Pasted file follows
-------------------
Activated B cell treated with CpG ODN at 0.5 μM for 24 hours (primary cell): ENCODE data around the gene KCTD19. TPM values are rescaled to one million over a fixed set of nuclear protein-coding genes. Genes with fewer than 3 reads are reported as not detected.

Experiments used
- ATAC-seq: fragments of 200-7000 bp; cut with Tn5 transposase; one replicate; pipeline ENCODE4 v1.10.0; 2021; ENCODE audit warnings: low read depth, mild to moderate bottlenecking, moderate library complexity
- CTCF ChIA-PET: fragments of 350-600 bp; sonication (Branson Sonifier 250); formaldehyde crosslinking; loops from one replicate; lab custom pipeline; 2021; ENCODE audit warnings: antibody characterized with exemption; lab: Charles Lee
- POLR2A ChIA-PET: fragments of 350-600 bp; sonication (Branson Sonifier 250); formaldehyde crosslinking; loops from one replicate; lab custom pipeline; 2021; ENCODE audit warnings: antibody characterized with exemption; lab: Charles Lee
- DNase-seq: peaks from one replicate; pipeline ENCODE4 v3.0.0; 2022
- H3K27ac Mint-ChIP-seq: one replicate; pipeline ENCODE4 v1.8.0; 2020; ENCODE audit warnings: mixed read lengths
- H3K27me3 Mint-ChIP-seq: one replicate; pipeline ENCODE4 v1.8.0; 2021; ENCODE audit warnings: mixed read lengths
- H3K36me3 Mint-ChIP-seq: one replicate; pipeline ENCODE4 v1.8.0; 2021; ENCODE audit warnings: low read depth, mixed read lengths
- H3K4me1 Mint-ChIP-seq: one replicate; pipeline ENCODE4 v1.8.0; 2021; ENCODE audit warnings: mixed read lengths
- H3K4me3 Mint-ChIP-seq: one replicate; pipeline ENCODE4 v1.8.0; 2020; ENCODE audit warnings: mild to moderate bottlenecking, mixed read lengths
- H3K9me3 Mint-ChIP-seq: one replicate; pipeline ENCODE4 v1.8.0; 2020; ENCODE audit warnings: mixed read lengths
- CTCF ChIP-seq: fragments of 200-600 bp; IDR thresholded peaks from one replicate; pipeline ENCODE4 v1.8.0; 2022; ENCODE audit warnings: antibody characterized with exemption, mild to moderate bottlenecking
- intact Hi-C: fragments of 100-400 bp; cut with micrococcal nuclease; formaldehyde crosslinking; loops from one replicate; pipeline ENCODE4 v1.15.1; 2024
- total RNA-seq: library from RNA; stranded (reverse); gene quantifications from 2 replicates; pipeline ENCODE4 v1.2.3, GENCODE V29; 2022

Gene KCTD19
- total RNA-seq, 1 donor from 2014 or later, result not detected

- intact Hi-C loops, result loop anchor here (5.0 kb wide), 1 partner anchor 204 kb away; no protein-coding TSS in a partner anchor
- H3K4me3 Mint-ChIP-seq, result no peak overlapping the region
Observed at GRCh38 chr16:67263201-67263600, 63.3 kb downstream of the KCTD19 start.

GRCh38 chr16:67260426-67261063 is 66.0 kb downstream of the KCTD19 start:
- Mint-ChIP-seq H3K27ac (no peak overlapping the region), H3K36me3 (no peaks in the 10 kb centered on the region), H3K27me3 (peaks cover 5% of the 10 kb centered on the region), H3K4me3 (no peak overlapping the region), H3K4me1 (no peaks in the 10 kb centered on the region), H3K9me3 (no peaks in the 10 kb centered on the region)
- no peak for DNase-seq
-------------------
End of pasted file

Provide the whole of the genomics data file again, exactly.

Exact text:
Activated B cell treated with CpG ODN at 0.5 μM for 24 hours (primary cell): ENCODE data around the gene KCTD19. TPM values are rescaled to one million over a fixed set of nuclear protein-coding genes. Genes with fewer than 3 reads are reported as not detected.

Experiments used
- ATAC-seq: fragments of 200-7000 bp; cut with Tn5 transposase; one replicate; pipeline ENCODE4 v1.10.0; 2021; ENCODE audit warnings: low read depth, mild to moderate bottlenecking, moderate library complexity
- CTCF ChIA-PET: fragments of 350-600 bp; sonication (Branson Sonifier 250); formaldehyde crosslinking; loops from one replicate; lab custom pipeline; 2021; ENCODE audit warnings: antibody characterized with exemption; lab: Charles Lee
- POLR2A ChIA-PET: fragments of 350-600 bp; sonication (Branson Sonifier 250); formaldehyde crosslinking; loops from one replicate; lab custom pipeline; 2021; ENCODE audit warnings: antibody characterized with exemption; lab: Charles Lee
- DNase-seq: peaks from one replicate; pipeline ENCODE4 v3.0.0; 2022
- H3K27ac Mint-ChIP-seq: one replicate; pipeline ENCODE4 v1.8.0; 2020; ENCODE audit warnings: mixed read lengths
- H3K27me3 Mint-ChIP-seq: one replicate; pipeline ENCODE4 v1.8.0; 2021; ENCODE audit warnings: mixed read lengths
- H3K36me3 Mint-ChIP-seq: one replicate; pipeline ENCODE4 v1.8.0; 2021; ENCODE audit warnings: low read depth, mixed read lengths
- H3K4me1 Mint-ChIP-seq: one replicate; pipeline ENCODE4 v1.8.0; 2021; ENCODE audit warnings: mixed read lengths
- H3K4me3 Mint-ChIP-seq: one replicate; pipeline ENCODE4 v1.8.0; 2020; ENCODE audit warnings: mild to moderate bottlenecking, mixed read lengths
- H3K9me3 Mint-ChIP-seq: one replicate; pipeline ENCODE4 v1.8.0; 2020; ENCODE audit warnings: mixed read lengths
- CTCF ChIP-seq: fragments of 200-600 bp; IDR thresholded peaks from one replicate; pipeline ENCODE4 v1.8.0; 2022; ENCODE audit warnings: antibody characterized with exemption, mild to moderate bottlenecking
- intact Hi-C: fragments of 100-400 bp; cut with micrococcal nuclease; formaldehyde crosslinking; loops from one replicate; pipeline ENCODE4 v1.15.1; 2024
- total RNA-seq: library from RNA; stranded (reverse); gene quantifications from 2 replicates; pipeline ENCODE4 v1.2.3, GENCODE V29; 2022

Gene KCTD19
- total RNA-seq, 1 donor from 2014 or later, result not detected

- intact Hi-C loops, result loop anchor here (5.0 kb wide), 1 partner anchor 204 kb away; no protein-coding TSS in a partner anchor
- H3K4me3 Mint-ChIP-seq, result no peak overlapping the region
Observed at GRCh38 chr16:67263201-67263600, 63.3 kb downstream of the KCTD19 start.

GRCh38 chr16:67260426-67261063 is 66.0 kb downstream of the KCTD19 start:
- Mint-ChIP-seq H3K27ac (no peak overlapping the region), H3K36me3 (no peaks in the 10 kb centered on the region), H3K27me3 (peaks cover 5% of the 10 kb centered on the region), H3K4me3 (no peak overlapping the region), H3K4me1 (no peaks in the 10 kb centered on the region), H3K9me3 (no peaks in the 10 kb centered on the region)
- no peak for DNase-seq